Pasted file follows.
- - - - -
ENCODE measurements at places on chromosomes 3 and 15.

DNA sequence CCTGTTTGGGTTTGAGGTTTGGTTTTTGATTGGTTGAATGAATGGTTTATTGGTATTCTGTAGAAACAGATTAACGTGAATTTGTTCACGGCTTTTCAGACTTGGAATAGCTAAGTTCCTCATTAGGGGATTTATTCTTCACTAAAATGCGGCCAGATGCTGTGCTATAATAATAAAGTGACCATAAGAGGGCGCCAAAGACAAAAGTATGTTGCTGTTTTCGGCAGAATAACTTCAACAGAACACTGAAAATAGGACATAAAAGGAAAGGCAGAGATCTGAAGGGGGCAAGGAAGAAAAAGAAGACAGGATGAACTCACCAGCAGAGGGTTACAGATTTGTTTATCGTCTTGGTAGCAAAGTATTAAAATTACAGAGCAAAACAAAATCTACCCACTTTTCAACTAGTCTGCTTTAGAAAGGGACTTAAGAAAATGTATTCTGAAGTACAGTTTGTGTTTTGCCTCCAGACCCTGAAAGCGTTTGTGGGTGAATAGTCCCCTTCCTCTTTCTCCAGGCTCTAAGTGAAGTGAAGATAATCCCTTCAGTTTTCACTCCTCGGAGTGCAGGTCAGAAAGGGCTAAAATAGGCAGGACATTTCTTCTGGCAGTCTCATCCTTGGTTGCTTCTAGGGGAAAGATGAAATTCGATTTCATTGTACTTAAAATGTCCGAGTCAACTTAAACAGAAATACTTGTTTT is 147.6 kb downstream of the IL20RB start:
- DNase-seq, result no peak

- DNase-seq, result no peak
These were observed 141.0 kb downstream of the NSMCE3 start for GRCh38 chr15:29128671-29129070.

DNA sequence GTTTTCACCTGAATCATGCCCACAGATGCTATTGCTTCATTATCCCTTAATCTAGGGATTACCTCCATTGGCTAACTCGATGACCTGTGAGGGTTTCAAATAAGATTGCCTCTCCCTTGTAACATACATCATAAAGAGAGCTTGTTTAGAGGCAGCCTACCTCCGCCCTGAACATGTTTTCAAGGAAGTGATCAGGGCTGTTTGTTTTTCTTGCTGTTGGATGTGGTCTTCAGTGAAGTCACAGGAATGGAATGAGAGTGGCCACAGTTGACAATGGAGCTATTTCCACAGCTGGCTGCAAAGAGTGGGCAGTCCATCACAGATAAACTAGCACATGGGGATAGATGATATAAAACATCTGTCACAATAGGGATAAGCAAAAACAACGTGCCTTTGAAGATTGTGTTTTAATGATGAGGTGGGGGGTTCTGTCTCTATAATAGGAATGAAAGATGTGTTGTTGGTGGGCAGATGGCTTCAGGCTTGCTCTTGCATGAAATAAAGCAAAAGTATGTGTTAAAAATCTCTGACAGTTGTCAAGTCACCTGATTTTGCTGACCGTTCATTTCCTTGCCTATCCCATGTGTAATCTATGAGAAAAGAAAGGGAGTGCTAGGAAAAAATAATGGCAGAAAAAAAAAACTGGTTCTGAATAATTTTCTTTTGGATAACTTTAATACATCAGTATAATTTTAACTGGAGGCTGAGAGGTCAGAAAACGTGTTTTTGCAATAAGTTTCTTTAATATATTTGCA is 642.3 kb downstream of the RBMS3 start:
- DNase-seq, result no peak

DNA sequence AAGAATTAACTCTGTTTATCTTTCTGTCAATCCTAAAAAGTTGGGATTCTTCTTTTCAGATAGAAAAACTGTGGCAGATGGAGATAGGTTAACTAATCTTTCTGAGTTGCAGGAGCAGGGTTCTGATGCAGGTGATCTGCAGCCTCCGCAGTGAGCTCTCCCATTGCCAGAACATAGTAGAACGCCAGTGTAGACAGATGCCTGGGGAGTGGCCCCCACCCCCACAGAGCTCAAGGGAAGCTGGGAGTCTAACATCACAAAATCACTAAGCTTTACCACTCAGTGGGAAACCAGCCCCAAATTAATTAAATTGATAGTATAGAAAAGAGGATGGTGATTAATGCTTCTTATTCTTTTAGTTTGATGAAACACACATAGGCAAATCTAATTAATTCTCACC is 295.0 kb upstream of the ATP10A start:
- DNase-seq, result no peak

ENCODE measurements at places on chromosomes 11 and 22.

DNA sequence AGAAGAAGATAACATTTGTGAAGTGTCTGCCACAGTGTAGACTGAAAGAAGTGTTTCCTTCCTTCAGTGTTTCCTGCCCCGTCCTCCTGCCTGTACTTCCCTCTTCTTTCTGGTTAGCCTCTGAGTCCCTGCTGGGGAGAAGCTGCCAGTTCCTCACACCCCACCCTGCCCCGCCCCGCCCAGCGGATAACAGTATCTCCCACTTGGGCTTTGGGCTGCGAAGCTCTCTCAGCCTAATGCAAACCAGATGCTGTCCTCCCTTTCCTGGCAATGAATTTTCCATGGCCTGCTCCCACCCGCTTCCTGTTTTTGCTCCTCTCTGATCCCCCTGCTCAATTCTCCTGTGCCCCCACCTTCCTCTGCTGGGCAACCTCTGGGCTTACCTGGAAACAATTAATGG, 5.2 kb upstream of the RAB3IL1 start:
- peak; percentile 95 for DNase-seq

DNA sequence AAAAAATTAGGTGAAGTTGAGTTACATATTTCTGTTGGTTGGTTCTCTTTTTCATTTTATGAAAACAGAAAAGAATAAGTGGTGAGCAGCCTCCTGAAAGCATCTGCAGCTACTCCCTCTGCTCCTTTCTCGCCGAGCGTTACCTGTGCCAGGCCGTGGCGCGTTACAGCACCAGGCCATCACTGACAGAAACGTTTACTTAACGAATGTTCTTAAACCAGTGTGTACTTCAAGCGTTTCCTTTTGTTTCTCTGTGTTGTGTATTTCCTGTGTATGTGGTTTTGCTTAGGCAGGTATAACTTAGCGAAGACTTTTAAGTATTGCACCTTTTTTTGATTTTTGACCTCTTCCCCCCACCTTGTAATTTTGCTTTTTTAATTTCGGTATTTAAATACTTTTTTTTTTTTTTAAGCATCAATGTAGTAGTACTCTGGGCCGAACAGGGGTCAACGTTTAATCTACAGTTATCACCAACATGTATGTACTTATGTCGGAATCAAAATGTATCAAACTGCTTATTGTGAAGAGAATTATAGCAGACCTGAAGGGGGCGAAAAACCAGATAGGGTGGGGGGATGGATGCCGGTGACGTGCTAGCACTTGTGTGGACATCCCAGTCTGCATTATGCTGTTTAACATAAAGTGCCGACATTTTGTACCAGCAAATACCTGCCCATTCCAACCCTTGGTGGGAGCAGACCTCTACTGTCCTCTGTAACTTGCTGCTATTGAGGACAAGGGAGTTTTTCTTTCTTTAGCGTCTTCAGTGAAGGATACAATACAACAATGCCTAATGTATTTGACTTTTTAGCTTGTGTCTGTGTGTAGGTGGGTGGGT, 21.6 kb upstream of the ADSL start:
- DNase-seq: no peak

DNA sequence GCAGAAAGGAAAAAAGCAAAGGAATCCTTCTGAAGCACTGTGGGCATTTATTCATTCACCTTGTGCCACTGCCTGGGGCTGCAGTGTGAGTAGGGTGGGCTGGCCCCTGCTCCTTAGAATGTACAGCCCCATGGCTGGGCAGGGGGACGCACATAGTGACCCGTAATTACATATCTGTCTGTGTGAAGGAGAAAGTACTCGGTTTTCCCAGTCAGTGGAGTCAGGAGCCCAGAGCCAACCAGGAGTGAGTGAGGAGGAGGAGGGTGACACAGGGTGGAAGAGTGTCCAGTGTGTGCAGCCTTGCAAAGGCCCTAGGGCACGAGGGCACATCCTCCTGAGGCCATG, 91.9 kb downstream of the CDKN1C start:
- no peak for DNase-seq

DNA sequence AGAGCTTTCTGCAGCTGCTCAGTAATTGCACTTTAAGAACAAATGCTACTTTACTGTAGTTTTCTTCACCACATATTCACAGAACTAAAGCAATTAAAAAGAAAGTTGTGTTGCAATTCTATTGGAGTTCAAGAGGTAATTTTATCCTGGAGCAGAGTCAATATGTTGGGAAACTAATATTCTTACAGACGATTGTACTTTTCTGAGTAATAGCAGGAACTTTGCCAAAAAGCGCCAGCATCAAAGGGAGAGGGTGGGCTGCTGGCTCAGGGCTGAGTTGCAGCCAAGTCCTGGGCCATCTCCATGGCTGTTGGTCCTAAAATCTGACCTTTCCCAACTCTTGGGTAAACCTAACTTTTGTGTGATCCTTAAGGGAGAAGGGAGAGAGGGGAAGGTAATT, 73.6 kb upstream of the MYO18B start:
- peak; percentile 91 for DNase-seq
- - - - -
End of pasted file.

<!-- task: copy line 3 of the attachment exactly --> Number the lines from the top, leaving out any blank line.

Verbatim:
- DNase-seq, result no peak